…and so we continue.
Dhamli to Tadapani (2800m above sea level)
Amongst the many t-shirts that you can find in the Thamel area of Kathmandu is one that describes the Nepali terrain as ‘a little up, a little down’. Patently this is untrue! The journey to Tadapani consists, as you would expect really, entirely of up. This is still pretty much part of the well worn ‘main’ trekking route, so there are numerous tea houses to stop at should the need arise. In the scheme of things the paths are relatively ‘easy’ insofar as they are usually wide, quite well maintained… and its difficult to get lost given the amount of other trekkers on the route. We’re now inside the Annapurna Conservation Area, where the tea houses and shops operate a ‘fixed price’ system for everything that trekkers are likely to need. This is stated clearly on menus and price lists and does away with the unseemly haggling which sometimes goes on in other tourist areas. Its a game that I’m pleased not to be playing. There are price increases the higher you get, which is not surprising really since everything has to be carried in on foot or on the back of mules. It doesn’t stop the appearance of some interesting roadside signs though…
“Last chance for hanging baskets, they’re even giving you clues” indeed.
Tadapani is shrouded in mist when we arrive in the late afternoon, but the following morning affords us the first ‘proper’ view of the Himalayas…and in truth, the best view of them that I’ve had since I’ve been in Nepal.
Here, by contrast is the only time that I managed to see any of the Himalayas whilst R,J & B were here…and ironically it was from the same village…for a whole 15 seconds! (Sorry guys!)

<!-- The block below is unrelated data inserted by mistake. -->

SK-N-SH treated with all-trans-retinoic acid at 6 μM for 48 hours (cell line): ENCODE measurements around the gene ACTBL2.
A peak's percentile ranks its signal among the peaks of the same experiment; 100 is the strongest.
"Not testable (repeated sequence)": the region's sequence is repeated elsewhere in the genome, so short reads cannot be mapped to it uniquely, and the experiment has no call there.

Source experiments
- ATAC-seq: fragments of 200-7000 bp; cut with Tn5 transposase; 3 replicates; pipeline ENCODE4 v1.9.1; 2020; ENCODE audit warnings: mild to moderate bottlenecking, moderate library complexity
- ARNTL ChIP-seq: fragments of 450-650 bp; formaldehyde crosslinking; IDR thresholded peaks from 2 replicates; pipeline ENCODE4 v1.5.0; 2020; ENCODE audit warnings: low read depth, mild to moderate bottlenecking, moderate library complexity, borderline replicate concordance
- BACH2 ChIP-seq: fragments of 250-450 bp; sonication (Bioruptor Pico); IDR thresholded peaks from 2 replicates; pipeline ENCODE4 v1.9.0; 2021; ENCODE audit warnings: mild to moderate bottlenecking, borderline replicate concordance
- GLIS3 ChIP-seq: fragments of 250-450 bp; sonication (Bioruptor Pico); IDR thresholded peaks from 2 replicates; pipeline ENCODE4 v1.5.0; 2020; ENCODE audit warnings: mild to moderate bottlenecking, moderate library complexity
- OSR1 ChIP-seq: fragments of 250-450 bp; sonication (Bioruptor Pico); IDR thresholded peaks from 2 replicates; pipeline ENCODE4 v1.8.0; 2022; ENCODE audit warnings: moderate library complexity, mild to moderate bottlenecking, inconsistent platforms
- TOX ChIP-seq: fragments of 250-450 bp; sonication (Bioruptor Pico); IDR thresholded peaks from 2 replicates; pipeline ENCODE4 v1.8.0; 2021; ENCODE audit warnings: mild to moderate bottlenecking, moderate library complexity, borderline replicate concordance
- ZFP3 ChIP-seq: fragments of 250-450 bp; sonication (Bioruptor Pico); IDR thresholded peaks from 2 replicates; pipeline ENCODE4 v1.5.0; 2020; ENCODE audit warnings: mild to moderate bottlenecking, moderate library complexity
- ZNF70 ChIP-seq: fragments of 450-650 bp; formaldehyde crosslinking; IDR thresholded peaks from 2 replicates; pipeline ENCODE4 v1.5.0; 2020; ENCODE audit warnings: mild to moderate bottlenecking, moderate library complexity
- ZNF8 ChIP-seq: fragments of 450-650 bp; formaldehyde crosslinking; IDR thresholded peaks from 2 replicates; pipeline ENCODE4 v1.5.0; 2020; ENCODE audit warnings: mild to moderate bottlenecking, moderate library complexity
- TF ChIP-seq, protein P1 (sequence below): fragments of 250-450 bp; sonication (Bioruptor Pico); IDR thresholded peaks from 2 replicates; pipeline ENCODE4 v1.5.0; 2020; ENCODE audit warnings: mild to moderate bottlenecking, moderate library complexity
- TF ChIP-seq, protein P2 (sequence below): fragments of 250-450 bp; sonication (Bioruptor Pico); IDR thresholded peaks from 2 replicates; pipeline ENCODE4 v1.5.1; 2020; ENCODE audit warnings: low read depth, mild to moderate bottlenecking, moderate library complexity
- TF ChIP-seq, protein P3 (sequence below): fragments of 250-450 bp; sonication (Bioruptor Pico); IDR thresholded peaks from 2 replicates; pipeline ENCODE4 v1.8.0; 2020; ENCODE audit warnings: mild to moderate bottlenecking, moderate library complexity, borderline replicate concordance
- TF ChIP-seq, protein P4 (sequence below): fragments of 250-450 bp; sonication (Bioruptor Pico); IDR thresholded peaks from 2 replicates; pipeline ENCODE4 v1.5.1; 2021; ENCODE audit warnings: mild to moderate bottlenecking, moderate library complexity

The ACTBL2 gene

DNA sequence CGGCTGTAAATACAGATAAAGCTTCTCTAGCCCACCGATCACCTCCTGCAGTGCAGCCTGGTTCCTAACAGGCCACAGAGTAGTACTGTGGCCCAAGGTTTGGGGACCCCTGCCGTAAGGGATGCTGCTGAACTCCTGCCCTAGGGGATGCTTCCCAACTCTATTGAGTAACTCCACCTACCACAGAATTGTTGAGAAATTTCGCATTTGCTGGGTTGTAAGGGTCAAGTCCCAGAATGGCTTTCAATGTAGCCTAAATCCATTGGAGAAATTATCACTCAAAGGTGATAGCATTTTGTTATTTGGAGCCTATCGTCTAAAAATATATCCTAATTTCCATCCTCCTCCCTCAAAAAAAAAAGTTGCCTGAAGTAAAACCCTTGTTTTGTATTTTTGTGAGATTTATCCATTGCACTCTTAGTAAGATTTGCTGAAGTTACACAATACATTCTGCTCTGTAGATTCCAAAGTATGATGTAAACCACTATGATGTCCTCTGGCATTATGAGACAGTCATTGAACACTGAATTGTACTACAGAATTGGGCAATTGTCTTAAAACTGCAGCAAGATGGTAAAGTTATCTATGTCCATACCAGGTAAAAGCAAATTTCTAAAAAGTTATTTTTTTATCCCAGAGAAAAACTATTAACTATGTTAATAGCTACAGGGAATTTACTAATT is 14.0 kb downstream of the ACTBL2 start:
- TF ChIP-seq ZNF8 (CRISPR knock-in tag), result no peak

Tadapani to Bhainsi Kharka (3440m above sea level)
Time for Amman, our guide to show his true colours on a trip that takes us through forests in the rain, on pathways where we don’t run into anybody, let alone other trekkers. The rain however does bring out the leeches in droves…and they are incredibly persistent. (The leech karma story comes at the end of this piece….you have been warned). The derelict buildings give something of an indication as to how many people, Nepalis or otherwise come this way.
Seven hours of walking on an old portering path and we are finally ‘in sight’ of the Dhalagari Range, although once again we’ll have to wait until the morning when the cloud lifts. A wood stove, fresh mint tea and dal bhaat. Its all you need at the end of the day really…and so to bed.
Footnote: Leech karma.
You can’t avoid being preyed upon leeches when its wet…and in truth there are far more dangerous creatures in the forests of Nepal. But…sometimes they end up in places where they can’t get out. To get undressed for a shower at the end of the day and find that you are still bleeding is more than a little disconcerting…until you discover that the culprit is now dead inside your underpants because it got too warm! Leech karma indeed….if you can’t stand the heat…
Upwards and onwards!
To be continued…in a slightly more philosophical vein.